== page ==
Steve Dillon, one of the great figures of British comics, has sadly passed away at the age of 54. The I newspaper has run a tribute to him by Hellen William today, 26th October 2016, on page 14. The piece runs
Comic book genius Steve Dillon, who is best known for his artwork on Judge Dredd, Preacher and The Punisher, has died aged 54.
His younger brother, Glyn, also a comic book artist, confirmed on Twitter that his ‘big brother’ and ‘hero’ had died.
Dillon, who grew up in Luton, Bedfordshire, started his career by drawing Nick Fury for Hulk magazine when he was 16. By the 1980s he was contributing artwork to Doctor Who magazine and created his own character, Absalom Daak. He also drew for the comic 2000 AD, contributing artwork of Judge Dredd.
In 1988, Dillon founded Deadline, with fellow comic book artist Brett Ewins. The comics magazine focussed on promoting younger and underground comic artists, including artist Jamie Hewlett, who went on to create the comic Tank Girl and co-create the virtual band Gorillaz with Damon Albarn in 1998.
Dillon and Ewins also collaborated on the comic book series Preacher from 1995 to 2000. In it a religious Texan, his girlfriend and an Irish vampire attempt to track down God and hold him to account for the state of the world.
In 2016, the series was adapted for a television show in the US, featuring Dominic Cooper, Ruth Negga and Joe Gilgun. It has now been renewed for a second series.
Actor and film-maker Seth Rogen, who helped adapt the comics for television, tweeted, “Devastated by the lost of Steve Dillon. My favourite comic artist who drew my favourite comics. RIP”
Shortly before his death, Dillon appeared at Comic Con in New York City. He met fans and signed books, the profits of which were partly donated to The Hero Initiative, a charity which provides medical and financial help to comic book artists.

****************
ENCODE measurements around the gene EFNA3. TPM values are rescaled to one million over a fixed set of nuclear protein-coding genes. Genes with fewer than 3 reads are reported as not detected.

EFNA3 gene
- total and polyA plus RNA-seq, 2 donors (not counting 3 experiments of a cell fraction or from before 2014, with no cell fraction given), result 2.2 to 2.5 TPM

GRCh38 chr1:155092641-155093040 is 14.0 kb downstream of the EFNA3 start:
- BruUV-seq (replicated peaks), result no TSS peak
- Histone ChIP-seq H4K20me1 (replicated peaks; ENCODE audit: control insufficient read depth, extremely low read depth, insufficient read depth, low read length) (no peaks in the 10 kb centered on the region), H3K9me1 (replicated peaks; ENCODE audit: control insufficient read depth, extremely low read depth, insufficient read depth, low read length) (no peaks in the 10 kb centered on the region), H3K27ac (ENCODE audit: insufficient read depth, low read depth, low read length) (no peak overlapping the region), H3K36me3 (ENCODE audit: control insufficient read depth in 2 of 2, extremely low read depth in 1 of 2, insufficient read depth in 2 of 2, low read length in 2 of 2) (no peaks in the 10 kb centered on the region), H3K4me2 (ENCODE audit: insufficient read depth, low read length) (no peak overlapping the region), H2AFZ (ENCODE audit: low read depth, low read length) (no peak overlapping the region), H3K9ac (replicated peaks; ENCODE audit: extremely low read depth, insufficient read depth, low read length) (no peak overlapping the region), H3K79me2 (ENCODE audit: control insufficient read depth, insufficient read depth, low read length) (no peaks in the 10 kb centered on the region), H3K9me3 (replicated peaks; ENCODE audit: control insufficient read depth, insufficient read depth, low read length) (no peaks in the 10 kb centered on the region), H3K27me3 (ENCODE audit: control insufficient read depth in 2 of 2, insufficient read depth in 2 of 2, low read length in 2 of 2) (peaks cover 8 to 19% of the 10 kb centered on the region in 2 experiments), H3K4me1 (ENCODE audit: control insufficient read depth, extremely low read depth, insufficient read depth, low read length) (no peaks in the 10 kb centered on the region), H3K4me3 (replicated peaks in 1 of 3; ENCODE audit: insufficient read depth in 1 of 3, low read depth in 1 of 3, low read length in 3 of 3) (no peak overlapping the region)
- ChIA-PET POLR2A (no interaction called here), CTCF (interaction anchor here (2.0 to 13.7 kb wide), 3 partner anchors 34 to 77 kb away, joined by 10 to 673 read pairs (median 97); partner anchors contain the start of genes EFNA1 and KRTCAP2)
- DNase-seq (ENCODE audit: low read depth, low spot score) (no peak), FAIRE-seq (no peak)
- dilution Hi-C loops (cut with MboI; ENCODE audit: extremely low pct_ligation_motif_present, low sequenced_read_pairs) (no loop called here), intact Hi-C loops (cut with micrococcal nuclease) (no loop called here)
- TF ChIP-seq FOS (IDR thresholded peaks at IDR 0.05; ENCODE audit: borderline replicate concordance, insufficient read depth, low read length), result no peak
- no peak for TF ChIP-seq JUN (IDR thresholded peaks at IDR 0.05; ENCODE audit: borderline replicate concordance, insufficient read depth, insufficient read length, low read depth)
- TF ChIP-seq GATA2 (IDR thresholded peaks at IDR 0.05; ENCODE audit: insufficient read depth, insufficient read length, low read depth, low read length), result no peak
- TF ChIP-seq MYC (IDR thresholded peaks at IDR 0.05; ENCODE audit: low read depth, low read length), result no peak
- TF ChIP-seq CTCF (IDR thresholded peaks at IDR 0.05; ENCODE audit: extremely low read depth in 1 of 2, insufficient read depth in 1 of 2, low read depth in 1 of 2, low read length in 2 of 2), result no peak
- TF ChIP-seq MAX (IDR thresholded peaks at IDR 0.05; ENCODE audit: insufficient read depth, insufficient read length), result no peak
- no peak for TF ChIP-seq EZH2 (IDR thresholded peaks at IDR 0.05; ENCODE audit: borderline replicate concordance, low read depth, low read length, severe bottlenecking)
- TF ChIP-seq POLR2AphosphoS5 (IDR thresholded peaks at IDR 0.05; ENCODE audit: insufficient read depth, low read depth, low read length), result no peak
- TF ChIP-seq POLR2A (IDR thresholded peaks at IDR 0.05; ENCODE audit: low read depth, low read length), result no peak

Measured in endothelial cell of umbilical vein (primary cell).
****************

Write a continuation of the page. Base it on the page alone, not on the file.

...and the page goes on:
Tributes also come from author Neil Gaiman, who added: “Just heard about Steve Dillon’s passing. It’s been so long since we’ve talked, but he was kind to a young writer long ago, and a good guy.”
Wonder Woman artist Liam Sharp wrote: “My old friend Steve Dillon has died. He was like my industry big brother. Pragmatic to the core, casually cool, and effortlessly brilliant.”
Marvel Entertainment, which ran much of Dillon’s best-known work, said: “Marvel is saddened by the passing of Steve Dillon, a great storyteller. We offer condolences to his family and remember his incredible work.”
Doctor Who magazine tweeted: ‘We’re saddened to report the death of Steve Dillon, one of Doctor Who magazine’s earliest artists, and co-creator of Absalom Daak. RIP Steve.”
Vertigo Comics tweeted: “We lost a giant among creators and artists today. Steve Dillon will be missed by us all here at DC and Vertigo.”
Dillon is survived by his parents, three children, his brother, sister and two grandchildren.
Born: 22 March 1962.
Died 22 October 2016.
The newspaper also carries a photo of the great man.
Dillon was one of the great figures in British comics when I was a teenager in the late 1970s and 80s, contributing strips to a number of Marvel UK comics, as well as 2000 AD. I’ve also got a feeling he may also have drawn for Warrior, the short-lived adult British comic, launched by Dez Skinn, in which V for Vendetta first appeared.
I’m also seriously impressed by how young he was when he started work in comics. His artwork was great, and it showed the immense talent he had that he started when he was only 16.
Truly, a great talent and one of the mainstays of comics for the last 30 years has left us.
There’s another tribute to the great man by Pete Dorree in his The Bronze Age of Blogs. This is a site devoted to 70’s comics, including reproductions of some of the strips. In addition to the tribute, Dorree has also put up the Nick Fury strip, which was Dillon’s very first strip for Hulk comic. It’s a great piece, and shows the man’s artistic skill at such a young age. Here’s the link